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Wrong date format in exported calendar

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derbyu3a
 
Posts: 1
Joined: August 19th, 2016, 11:43 am

Post Posted August 19th, 2016, 12:36 pm

I am trying to export my Thunderbird calendar to a CVS file, but the date format in the converted file is wrong. I am in the UK and my PC date settings are DD/MM/YYYY. I have set the closest city on Thunderbird to Europe/London. When I open the CVS file in Wordpad, the dates are all in the format MM/DD/YY. When I open the file in Excel, those dates where the first two digits are 12 or less are then interpreted as DD/MM/YYYY. The other dates are not understood. Is there any way I can do the conversion so that the dates are exported in DD/MM/YY or DD/MM/YYYY format.

Thanks for any help.

mgagnonlv
 
Posts: 611
Joined: February 12th, 2005, 8:33 pm

Post Posted August 24th, 2016, 7:56 pm

Hello,

I'm not 100% familiar with CSV export format, but it might be part of the specs of calendar exports in general. That being said, you have two round-about solutions which are not as elegant as you might like.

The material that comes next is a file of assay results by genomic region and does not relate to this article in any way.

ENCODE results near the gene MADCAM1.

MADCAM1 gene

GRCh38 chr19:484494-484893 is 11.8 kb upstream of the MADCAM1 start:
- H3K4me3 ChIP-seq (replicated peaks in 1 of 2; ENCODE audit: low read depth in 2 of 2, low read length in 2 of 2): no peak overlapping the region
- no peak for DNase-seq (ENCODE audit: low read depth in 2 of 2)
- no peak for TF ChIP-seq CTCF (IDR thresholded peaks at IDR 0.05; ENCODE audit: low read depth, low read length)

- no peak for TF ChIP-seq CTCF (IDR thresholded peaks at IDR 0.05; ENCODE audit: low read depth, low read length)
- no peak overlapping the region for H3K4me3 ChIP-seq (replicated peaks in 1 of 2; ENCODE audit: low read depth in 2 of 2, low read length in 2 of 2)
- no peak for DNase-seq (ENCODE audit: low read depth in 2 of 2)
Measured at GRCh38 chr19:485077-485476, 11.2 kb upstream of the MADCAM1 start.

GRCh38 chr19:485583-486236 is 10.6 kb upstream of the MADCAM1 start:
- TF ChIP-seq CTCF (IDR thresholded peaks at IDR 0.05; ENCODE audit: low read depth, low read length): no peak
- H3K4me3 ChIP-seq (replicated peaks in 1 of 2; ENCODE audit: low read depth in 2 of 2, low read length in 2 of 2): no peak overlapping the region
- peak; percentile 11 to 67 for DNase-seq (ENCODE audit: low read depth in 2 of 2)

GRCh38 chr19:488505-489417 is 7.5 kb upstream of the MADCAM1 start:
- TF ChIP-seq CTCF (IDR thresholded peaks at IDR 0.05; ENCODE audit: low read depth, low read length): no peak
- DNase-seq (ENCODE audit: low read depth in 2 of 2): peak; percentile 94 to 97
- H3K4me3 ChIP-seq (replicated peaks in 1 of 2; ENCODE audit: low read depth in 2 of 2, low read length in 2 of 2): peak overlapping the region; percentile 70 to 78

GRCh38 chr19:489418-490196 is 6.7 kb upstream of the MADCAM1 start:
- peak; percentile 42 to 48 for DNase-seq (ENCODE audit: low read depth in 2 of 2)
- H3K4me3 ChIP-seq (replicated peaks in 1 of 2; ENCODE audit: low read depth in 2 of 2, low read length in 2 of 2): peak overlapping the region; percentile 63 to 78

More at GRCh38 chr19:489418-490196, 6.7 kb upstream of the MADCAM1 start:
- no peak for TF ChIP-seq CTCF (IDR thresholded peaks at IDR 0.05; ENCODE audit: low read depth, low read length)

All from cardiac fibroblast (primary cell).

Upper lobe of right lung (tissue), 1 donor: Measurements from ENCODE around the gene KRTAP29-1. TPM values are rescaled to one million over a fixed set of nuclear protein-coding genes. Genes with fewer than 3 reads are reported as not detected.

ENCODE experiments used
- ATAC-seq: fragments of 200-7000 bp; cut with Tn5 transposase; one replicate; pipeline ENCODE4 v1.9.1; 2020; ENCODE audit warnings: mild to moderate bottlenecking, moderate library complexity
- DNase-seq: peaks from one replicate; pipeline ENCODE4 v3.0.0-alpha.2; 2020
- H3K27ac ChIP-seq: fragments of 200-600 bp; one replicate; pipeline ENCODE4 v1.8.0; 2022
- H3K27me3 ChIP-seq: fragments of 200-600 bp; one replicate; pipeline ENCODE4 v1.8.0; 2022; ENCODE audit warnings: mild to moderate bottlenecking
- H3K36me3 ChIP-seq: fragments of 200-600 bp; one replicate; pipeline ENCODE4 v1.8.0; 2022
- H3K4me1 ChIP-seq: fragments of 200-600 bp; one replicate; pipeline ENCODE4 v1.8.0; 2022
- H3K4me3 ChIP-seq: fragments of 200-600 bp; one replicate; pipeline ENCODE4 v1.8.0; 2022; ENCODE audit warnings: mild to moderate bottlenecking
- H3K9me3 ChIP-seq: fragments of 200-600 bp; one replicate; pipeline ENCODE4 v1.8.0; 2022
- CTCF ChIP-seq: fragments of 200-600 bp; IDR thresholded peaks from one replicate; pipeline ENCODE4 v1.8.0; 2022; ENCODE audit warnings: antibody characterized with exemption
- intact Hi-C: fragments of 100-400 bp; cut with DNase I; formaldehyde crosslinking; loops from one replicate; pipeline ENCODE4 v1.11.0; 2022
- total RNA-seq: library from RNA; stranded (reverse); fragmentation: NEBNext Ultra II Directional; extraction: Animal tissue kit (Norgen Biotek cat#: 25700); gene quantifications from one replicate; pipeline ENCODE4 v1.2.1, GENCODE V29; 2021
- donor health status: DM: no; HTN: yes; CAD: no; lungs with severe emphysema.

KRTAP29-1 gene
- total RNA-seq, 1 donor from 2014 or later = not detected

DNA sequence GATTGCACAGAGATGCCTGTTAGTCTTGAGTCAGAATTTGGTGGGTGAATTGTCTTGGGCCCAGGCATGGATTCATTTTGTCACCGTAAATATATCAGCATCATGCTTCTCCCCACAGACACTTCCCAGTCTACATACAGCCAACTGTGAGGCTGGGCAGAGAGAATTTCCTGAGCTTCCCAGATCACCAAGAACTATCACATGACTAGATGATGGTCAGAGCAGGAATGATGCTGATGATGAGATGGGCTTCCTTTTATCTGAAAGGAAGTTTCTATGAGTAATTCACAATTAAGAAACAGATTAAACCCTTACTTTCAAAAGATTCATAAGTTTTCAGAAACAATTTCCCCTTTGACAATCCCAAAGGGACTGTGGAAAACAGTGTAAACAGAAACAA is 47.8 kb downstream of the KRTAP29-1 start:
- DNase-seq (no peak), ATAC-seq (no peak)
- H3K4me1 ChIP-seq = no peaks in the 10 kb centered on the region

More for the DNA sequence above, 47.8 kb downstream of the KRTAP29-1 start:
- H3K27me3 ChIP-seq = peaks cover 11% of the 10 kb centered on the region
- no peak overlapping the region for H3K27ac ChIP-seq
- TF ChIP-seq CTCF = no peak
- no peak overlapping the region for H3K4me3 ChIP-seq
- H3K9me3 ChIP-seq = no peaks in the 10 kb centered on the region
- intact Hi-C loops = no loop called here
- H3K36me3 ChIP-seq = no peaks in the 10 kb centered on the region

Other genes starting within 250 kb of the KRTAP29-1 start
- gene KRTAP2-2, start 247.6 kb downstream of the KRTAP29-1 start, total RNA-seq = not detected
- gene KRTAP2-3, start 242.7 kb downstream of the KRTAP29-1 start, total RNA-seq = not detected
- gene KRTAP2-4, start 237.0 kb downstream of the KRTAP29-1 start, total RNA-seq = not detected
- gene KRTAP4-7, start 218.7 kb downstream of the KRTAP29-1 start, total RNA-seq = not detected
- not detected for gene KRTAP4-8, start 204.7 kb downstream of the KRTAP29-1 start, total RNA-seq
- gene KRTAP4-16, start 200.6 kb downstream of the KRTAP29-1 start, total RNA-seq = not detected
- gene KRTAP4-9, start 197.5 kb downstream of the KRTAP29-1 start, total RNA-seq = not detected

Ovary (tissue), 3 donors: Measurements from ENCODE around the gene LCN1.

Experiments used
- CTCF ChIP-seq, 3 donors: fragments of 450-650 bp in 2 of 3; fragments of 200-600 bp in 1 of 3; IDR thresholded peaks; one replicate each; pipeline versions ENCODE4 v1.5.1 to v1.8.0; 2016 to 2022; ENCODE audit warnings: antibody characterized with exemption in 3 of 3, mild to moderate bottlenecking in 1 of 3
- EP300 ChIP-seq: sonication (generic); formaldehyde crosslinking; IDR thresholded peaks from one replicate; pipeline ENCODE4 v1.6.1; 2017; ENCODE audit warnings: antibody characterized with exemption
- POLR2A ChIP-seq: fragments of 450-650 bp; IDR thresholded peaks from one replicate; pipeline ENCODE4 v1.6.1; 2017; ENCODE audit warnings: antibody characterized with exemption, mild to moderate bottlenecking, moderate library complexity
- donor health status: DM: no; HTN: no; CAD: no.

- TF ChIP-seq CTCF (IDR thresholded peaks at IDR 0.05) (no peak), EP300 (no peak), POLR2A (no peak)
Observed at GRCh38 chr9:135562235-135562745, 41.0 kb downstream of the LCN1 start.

1. Change (temporarily) your regional parameters.

– First make sure Excel is closed, otherwise it will bug.
– Export the CSV file.
– Change the regional parameters to mm/dd/yy. If you have decimal numbers in your export, you might as well make sure that you use the decimal point and the comma as thousands separator. The easiest way to do all of this at once is to change parameters to US.
– Start Excel and Import the CSV file. Dates will be imported correctly.
– Save the file in Excel format (.xlsx or .xls)
– Quict Excel and set back your regional parameters as you like.
– Reopen the Excel file. Your dates will still be OK and formatted the British way.

2. Use LibreOffice.

LibreOffice is a free office suite available on all 3 major platforms. While it has different strong and weak points, it can save files in formats compatible with Microsoft Office.

Once you have installed LibreOffice, here is what to do:
– Open the CSV with LibreOffice (hint: right click on the file name and Open with LibreOffice).
– At the prompt, you'll see a window that will show you a preview of the file as interpreted. At that point, you are invited to define various parameters such as: how fields are separated (enter ,), what is the decimal separator (.), how are dates interpreted (mm/dd/yy) and what is the character encoding (check accented letters to see if you should select UTF-8 or something else).
– Assuming you prefer to continue to work in Excel, save the file in ".xlsx" format, quit LibreOffice and get back with Excel.
Michel Gagnon

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